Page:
After finishing his breakfast, Nelson walked back towards Bonito.  As he neared the village, he spotted groups of armed men standing outside the hotel.  Taking careful aim with this Winchester, Nelson fatally shot Herman Beck in the back.  As he ran towards the gathered men, one witness reported that Nelson yelled, “Hunt your holes!”

Though Charles Barry, the Justice of the Peace, was credited with firing the shot that killed Nelson, a later examination of the body revealed several bullet wounds.  One man claimed that even his hat was riddled with bullet holes.

Eight people (Nelson's seven victims & himself), representing a sizable portion of the town, had been killed.  A visitor to the community later remarked that half the inhabitants were making coffins.  Dr. Flynn’s embalmed body was shipped by stage to Fort Stanton, where it was shipped by rail back to his family in Boston.  The rest of the victims were buried in the Bonito Cemetery, while the body of Martin Nelson was placed face down in a crude pine box, buried with the murderer facing west.  (It was the practice of the time to bury people facing east so they could greet the sunrise on the day of resurrection.  A facedown body facing west was said to be denied eternal peace.)

No one has ever offered much of an explanation as to why a young man who had resided in the community for years suddenly erupted in violence.  Some of the ladies of the village later whispered stories that hinted that a budding love affair between Martin and Nellie was the real cause.  Others claimed that there had been a series of petty thefts in the region for years, and that Martin was afraid of being discovered as the thief.  Whatever the truth is, it will remain as buried as the rest of the town.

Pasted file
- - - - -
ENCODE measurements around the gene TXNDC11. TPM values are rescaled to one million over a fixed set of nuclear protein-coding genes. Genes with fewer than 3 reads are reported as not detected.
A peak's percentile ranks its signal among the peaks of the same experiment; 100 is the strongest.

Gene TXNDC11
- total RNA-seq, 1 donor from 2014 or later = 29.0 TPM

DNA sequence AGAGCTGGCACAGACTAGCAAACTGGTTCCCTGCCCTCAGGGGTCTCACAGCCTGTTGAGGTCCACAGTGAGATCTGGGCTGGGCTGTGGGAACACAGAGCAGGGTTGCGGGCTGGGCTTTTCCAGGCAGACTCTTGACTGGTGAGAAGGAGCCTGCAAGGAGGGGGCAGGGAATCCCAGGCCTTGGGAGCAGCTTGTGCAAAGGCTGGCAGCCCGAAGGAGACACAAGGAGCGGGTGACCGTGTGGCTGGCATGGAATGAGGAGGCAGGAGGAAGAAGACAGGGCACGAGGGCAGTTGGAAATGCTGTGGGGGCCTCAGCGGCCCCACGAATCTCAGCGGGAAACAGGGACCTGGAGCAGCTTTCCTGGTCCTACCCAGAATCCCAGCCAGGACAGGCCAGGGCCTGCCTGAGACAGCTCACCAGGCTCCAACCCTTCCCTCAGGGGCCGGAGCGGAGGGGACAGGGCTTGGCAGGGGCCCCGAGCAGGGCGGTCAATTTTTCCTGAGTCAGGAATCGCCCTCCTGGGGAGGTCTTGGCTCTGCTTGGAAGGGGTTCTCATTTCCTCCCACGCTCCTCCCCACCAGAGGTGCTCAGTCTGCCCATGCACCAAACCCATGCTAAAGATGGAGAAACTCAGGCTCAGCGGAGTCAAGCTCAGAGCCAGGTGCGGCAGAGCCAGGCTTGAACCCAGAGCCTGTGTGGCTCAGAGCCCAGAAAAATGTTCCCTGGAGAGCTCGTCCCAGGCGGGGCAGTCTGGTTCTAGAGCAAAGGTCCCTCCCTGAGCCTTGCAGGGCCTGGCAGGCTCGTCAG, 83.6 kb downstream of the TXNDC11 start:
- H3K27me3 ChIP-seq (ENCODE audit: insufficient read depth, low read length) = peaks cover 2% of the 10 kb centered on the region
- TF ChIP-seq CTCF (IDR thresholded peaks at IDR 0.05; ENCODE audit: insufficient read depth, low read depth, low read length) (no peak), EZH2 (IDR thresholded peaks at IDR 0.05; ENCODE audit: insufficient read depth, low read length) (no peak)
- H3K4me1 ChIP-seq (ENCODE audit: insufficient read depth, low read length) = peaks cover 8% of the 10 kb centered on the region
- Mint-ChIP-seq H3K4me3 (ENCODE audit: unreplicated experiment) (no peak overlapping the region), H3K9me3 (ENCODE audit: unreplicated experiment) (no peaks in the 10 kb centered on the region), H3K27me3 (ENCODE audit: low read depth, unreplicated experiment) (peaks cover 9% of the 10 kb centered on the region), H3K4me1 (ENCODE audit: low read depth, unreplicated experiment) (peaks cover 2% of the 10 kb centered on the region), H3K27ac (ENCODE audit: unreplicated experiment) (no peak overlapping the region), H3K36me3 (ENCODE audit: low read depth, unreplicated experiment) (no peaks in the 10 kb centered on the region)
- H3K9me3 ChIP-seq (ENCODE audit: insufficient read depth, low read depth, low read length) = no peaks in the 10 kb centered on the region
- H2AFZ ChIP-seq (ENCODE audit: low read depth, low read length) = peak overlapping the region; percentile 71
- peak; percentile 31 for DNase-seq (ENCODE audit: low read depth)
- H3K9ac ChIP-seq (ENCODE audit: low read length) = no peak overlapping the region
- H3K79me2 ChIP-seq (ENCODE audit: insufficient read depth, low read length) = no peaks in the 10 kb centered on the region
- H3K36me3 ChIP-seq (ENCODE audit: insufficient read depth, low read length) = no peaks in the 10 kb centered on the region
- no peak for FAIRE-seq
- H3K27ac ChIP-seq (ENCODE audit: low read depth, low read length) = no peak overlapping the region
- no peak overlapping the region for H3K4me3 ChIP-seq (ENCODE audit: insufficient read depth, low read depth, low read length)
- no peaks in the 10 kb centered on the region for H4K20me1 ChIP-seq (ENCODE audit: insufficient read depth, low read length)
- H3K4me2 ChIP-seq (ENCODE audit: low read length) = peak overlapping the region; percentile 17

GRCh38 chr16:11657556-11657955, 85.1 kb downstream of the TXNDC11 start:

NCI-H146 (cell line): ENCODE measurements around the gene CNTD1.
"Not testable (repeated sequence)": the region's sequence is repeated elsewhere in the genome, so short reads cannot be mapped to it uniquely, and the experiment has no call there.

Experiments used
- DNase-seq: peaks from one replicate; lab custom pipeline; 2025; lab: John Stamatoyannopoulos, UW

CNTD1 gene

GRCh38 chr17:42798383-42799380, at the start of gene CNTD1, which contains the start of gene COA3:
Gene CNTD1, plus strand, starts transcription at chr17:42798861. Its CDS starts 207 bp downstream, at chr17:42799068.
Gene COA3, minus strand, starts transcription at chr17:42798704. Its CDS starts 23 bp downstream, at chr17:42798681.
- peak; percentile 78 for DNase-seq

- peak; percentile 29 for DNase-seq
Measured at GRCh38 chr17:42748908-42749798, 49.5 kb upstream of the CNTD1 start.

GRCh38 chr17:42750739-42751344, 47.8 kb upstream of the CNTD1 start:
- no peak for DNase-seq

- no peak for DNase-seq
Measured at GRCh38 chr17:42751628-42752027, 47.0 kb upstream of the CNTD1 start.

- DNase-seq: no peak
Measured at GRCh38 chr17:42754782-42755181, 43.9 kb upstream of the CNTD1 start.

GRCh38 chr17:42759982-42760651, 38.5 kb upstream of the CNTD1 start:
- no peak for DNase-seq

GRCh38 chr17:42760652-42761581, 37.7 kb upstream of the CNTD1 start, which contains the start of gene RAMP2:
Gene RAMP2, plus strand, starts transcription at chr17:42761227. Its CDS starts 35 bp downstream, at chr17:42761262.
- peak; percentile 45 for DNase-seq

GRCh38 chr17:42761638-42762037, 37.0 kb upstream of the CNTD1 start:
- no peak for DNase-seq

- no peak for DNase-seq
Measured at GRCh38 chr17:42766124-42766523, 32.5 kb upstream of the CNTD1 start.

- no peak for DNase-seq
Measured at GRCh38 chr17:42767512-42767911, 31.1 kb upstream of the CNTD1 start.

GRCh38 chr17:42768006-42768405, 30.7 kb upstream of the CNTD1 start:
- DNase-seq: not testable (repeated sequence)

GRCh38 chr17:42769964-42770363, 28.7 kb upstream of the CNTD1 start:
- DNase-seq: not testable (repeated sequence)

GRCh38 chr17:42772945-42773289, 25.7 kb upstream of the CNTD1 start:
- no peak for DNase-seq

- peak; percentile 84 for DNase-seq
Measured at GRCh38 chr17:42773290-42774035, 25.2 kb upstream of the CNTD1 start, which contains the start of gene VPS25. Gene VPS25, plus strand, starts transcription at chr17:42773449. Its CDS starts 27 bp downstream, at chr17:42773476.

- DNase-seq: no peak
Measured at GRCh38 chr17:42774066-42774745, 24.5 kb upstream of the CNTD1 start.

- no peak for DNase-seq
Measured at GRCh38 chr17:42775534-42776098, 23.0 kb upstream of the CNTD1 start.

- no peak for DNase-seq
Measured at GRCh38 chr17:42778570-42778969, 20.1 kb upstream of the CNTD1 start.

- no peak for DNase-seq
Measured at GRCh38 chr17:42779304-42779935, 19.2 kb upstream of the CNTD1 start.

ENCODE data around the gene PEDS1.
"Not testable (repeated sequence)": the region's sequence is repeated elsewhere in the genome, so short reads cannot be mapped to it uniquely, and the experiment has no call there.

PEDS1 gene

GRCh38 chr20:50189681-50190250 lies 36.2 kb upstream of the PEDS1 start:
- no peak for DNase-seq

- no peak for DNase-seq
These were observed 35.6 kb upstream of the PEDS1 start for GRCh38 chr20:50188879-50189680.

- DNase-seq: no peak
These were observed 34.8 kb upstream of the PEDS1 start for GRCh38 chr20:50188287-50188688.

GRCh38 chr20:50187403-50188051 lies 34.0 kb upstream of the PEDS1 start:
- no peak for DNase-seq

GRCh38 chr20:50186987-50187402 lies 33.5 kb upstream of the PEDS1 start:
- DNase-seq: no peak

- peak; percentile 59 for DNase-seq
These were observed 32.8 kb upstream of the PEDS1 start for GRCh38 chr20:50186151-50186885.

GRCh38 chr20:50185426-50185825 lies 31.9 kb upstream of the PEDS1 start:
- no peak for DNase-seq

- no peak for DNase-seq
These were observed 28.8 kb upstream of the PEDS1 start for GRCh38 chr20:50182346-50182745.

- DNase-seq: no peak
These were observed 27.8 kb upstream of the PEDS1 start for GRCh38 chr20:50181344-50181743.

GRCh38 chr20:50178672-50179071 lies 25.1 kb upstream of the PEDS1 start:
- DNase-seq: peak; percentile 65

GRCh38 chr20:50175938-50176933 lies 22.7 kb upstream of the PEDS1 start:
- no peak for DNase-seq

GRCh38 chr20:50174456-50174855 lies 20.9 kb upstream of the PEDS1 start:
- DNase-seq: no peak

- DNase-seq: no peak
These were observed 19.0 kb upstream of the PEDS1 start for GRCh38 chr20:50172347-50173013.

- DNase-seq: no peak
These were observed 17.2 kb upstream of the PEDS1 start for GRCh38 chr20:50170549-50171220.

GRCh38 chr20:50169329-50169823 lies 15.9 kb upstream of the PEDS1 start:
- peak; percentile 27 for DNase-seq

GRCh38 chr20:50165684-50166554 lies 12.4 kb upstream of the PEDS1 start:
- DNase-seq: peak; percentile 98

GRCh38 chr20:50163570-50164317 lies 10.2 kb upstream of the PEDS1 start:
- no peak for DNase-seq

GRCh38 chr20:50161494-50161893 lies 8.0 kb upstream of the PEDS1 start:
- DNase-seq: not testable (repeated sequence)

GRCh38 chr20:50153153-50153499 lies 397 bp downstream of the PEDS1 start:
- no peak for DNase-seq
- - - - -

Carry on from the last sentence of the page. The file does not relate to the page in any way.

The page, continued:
The hotel was abandoned and the locals claimed it was haunted.  Occasionally, visitors inspected the building, but the sight of the still-visible bloody footprints on the stairs usually frightened off even the most stalwart.  The rest of the town didn’t fare much better.  As the gold ore ran out, one by one the residents moved off.  By the turn of the century, only two people still lived in Bonito.

When the railroad bought the land, all of the buildings were torn down.  The remains of the victims were moved to a single mass grave in the cemetery in Angus, New Mexico while the remains of the worst mass murderer in New Mexico history was moved to the side of a nearby hill and marked with a simple cement tombstone.  

Saturday, December 9, 2017

The Bloodiest Battle

Early in the War of 1812, there was a bloody battle between two evenly matched frigates that established long-lasting traditions for both the American and the British navies.  This was the single most violent ship-to-ship action in naval history up to that date, and probably the finest action of its kind in the history of sail.

Both ships were carrying long 18-pounder cannons on their gun decks with additional 32-pound carronades (heavy short-range cannons nicknamed, "Smashers"), on the main deck.  Captain James Lawrence, while new to the USS Chesapeake, was an experienced captain who knew he had a good ship and a superb crew.  Unfortunately for Lawrence, the British had a good ship with a good crew as well.  British Captain Philip Broke was a superb leader who had just spent the last seven years preparing his crew and ship for just such a battle.  For those seven years he had sought absolute mastery of naval gunnery and what he called naval honor.

A decade earlier, the British Navy had excelled in naval gunnery—in no small part due to constant gunnery drills conducted on all ships.  After the victory at the Battle of Trafalgar, the Admiralty ordered the gun drills halted to save on the cost of gunpowder.  At the time, the Admiralty believed that there were no more enemies left to defeat, effectively electing to take a Peace Dividend”.